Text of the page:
Posts tagged ‘peter held’

Artist-in-Residence Christine Lee encourages artistic and sustainable consciousness

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Visiting artist Christine Lee stands next to one of her pieces at the gallery at Combine Studios, in downtown Phoenix. Photo by Elizabeth Kozlowski.

Christine Lee takes in the disregarded, salvages the thrown away and harbors the excess. For this wood-based artist, the original intention of a material is only a hint of a much more meaningful possibility, making Lee’s artwork a process-driven venture and a thorough material investigation.

Lee’s work crosses back and forth between sculpture, furniture, woodworking and installation. As part of the ASU Art Museum’s Crafting a Continuum series, Lee has given public lectures, taught classes and installed her own work at Combine Studio in downtown Phoenix.

The Crafting a Continuum series is sponsored by a Windgate Charitable Foundation grant, which has enabled the museum to attract and support craft-based visiting artists, such as Lee, who incorporate new ideas and technologies into their artwork.

“I think they were interested that I was working with a range of composite material and creating functional and sculptural work,” Lee said. “I feel like they both can happen in the same studio space.”

Lee’s work stretches the standard associations and intended functions of ordinary materials. According to Lee, people now are looking at the material and how it is being used, but not in a way to determine which medium is better than another: “It’s not so much about the end result of what you make but how you take that material and transform it. It’s the process and where it goes.”

In this sense, public perception of what is craft art and what is fine art is changing. Lee says she believes the line between the two will either significantly blur or be completely nonexistent in the future. “People realize it’s not so much about categorizing everything,” she said. “It’s more about seeing what can happen when you start weaving things together.”

Last month Lee put together Piece by Piece, an exhibition at the ASU International Artist Residency facility at Combine Studios, in downtown Phoenix, for which she stacked slender individual pieces of wood to fan out over an entire wall. No glue, no nails — just balance. This wasn’t her first endeavor for a project like this, however. In other galleries she has created similar works on walls, spanning up to 26 by 12 feet.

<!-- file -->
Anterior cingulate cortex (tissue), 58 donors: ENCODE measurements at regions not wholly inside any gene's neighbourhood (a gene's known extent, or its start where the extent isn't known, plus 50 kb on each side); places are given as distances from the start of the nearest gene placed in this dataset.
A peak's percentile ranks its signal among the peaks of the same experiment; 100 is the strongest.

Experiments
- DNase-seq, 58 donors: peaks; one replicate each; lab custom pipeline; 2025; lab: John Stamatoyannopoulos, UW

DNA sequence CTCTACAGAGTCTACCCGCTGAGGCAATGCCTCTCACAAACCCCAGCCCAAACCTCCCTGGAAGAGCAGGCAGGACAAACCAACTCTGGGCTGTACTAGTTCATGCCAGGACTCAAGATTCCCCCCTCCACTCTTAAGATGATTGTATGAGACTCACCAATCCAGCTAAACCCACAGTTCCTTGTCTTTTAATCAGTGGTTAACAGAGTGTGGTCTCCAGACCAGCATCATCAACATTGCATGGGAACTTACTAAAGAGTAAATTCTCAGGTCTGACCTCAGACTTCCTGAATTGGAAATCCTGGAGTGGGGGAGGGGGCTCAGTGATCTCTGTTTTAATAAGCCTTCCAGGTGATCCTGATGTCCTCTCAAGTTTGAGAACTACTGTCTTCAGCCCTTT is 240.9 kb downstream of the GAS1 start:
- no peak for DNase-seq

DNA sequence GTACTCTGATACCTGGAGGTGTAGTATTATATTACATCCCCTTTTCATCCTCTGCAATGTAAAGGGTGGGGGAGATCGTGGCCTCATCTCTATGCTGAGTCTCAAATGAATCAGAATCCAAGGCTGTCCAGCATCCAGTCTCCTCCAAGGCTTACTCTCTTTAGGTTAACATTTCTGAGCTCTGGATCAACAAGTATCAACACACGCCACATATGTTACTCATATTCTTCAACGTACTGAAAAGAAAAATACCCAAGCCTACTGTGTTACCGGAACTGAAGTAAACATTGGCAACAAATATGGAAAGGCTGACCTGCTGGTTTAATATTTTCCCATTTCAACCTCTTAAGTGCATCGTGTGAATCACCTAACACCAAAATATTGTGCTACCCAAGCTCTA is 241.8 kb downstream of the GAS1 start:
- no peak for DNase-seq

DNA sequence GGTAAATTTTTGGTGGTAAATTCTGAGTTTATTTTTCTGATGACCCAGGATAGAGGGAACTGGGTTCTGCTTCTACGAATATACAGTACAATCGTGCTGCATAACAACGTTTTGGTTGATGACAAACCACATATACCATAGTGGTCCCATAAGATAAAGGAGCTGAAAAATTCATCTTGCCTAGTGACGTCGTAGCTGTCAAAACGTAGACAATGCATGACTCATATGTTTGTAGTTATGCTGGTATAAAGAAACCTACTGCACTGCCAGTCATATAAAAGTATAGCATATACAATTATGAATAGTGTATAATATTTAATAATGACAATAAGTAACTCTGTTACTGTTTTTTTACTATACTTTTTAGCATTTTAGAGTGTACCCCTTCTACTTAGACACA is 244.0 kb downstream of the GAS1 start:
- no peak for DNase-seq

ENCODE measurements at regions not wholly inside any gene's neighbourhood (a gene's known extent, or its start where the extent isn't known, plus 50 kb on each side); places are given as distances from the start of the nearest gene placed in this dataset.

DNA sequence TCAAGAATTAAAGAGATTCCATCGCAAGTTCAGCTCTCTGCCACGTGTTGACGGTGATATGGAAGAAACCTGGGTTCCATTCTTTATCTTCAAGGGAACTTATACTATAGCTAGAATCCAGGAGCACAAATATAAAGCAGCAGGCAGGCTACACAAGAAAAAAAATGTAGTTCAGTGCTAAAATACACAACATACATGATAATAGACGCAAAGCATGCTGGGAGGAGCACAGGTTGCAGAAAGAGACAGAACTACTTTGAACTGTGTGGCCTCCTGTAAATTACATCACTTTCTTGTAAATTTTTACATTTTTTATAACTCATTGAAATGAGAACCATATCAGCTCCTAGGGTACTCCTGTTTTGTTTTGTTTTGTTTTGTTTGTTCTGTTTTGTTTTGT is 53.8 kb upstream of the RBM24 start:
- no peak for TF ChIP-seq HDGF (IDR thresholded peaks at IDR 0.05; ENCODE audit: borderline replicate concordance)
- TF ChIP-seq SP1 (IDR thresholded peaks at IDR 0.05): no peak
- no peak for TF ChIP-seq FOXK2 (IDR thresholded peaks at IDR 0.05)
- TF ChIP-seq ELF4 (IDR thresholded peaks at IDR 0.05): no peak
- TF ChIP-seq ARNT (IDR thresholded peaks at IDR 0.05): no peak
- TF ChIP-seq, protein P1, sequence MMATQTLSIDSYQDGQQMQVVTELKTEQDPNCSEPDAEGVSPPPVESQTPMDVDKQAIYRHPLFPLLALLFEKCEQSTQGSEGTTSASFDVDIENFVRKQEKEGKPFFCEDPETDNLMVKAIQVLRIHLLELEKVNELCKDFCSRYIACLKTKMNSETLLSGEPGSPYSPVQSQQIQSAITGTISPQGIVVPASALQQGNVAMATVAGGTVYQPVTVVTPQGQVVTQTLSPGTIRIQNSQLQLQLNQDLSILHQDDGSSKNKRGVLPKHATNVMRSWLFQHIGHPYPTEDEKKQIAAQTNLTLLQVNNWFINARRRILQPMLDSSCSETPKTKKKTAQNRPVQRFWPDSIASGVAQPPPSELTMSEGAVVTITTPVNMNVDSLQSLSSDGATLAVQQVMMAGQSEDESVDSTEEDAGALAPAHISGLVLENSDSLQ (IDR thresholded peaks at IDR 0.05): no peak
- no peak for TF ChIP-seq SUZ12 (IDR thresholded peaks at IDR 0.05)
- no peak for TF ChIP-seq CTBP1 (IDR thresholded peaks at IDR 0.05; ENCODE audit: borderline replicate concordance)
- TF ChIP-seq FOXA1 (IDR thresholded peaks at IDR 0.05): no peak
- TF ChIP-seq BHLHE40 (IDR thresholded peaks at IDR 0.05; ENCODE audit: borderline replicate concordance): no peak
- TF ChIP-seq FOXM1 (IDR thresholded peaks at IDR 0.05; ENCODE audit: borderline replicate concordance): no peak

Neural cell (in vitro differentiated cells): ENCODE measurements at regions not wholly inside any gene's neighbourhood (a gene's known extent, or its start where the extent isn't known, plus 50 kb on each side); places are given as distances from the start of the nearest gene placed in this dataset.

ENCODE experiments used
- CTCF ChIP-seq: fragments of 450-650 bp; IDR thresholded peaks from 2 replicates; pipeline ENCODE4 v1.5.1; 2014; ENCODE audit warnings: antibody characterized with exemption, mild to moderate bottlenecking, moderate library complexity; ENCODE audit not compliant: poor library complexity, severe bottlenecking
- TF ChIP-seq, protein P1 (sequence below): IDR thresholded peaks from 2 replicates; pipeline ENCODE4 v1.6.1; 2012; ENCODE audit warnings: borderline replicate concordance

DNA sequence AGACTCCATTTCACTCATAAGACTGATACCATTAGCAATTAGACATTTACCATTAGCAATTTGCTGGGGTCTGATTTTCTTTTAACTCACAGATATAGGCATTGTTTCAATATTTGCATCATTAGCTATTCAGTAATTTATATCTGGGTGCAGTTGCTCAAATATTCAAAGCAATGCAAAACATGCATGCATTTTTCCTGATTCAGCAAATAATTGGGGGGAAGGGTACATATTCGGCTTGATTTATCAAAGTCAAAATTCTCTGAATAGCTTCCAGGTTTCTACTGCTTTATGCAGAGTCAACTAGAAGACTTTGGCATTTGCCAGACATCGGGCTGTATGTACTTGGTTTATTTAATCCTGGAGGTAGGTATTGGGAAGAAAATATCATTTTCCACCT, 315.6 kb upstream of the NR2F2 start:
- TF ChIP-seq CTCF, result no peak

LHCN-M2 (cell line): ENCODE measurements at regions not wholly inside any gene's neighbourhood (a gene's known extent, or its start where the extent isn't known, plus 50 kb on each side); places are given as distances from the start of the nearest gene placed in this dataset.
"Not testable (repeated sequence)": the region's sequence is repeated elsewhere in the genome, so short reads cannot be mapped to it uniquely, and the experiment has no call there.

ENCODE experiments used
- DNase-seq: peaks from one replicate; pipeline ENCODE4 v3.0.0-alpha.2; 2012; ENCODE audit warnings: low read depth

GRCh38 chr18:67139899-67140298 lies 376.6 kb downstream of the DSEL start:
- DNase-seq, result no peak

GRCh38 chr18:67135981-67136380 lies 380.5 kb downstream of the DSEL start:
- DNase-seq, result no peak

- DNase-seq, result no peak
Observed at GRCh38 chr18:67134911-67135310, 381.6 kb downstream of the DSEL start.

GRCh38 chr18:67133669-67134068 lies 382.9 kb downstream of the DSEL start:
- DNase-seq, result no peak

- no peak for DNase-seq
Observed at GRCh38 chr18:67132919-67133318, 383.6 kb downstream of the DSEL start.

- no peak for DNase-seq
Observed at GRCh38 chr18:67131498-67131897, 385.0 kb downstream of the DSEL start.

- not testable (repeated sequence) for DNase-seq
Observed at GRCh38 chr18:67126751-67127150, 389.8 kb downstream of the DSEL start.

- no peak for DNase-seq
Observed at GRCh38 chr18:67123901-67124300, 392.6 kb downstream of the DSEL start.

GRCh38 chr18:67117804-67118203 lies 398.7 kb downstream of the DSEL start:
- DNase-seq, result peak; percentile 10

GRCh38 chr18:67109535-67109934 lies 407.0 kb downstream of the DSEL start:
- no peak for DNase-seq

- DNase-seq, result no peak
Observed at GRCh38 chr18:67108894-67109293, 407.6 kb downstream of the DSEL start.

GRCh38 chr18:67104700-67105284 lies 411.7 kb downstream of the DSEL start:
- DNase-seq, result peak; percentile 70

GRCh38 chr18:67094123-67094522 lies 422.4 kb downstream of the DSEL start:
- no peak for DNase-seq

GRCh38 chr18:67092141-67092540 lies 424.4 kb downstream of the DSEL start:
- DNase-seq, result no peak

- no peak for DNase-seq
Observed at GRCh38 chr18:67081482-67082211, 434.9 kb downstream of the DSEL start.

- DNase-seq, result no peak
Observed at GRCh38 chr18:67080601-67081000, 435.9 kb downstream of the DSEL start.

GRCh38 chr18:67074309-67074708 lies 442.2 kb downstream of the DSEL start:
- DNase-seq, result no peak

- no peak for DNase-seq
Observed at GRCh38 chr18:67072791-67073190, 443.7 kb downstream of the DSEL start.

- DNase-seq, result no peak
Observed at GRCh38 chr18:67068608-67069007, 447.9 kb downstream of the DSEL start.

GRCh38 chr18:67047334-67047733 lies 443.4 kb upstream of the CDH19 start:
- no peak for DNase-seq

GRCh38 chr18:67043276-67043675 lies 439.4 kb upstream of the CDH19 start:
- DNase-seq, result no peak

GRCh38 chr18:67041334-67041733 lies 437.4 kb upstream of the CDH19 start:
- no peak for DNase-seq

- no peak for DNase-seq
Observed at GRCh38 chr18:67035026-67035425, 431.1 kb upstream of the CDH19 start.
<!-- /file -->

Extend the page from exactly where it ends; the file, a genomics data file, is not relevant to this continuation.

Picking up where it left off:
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A closer look at Lee’s work. Photo by Elizabeth Kozlowski.

With her own art, Lee strives to create substantive art that is both useful and aesthetic. She added, “It seems these days there’s more exciting work out there that straddle those areas.”

Lee finds potential in material that people casually throw out, a trait she attributes to her family’s concern about not wasting and appreciating the value of things.“We would reuse things like aluminum foil and we wouldn’t throw it away unless we absolutely knew we couldn’t use it,” she said. “And that stayed with me. I’m always very conscious about what I use and if someone throws away a scrap, I’m like, ‘That’s perfectly usable.’”

As part of her residency  Lee taught a class for the Fall 2012 semester — ART 494/598, Sustainable Wood Art, an upper division seminar in the wood program of the Herberger Institute for Design and the Arts — which she is teaching the Spring 2013 semester as well. Lee’s students use composite boards formed by collecting sawdust and fibers and putting the raw materials into processing chambers. Prototypical, a show on view in December and January in Wrigley Hall, home to ASU’s Global Institute of Sustainability and School of Sustainability, highlighted work Lee’s students made using a patent-pending interior composite panel developed by Lee and research engineer John F. Hunt of the USDA Forest Service, Forest Products Laboratory. The panels are naturally bonded without an adhesive binder such as urea or phenol formaldehyde and are biodegradable.

What Lee enjoys most about teaching is watching her students as they grow to understand the process and connect with what they make. “Teaching for me is really exciting because I like the dynamics between interacting with people who are very excited about learning something new, and I also like watching them kind of see that transformation of material happen,” she said.

By encouraging recycling and reuse, her students have initiated a sustainable practice in their work. Peter Held, the curator of ceramics at the museum, said the students’ work has evolved as they applied the lessons they learned in Lee’s clas: “ [She] is not only a talented and innovative artist but is exploring the intersections of art, craft, design and application of new materials in her artistic practice.  This interdisciplinary approach to the arts is an important initiative for the museum. When Lee taught the wood class, she brought fresh ideas and techniques to the students.”

Lee at Combine Studios, in downtown Phoenix. Photo by Elizabeth Kozlowski.

Lee at Combine Studios, in downtown Phoenix. Photo by Elizabeth Kozlowski.

Maren Romney, a senior sculpture major and former student of Lee, explained she more consciously considers the materials she uses when making art after taking Lee’s class.  “[Her] class… helped me to understand what I can do on an individual level,” Romney said. “She really did a great job of creating discussions about the importance of sustainable design and living and brought up points from multiple points of view, which I really appreciate.”

Romney added she feels privileged to have taken a class under Lee’s direction, and she hopes Lee makes Arizona a permanent home.

During her time in Phoenix and Tempe, Lee has found a wealth of possibilities.

“I feel like there is so much to tap in here,” Lee said. “I just felt it was very serendipitous that I could be here working on this.”

Mary Grace Richardson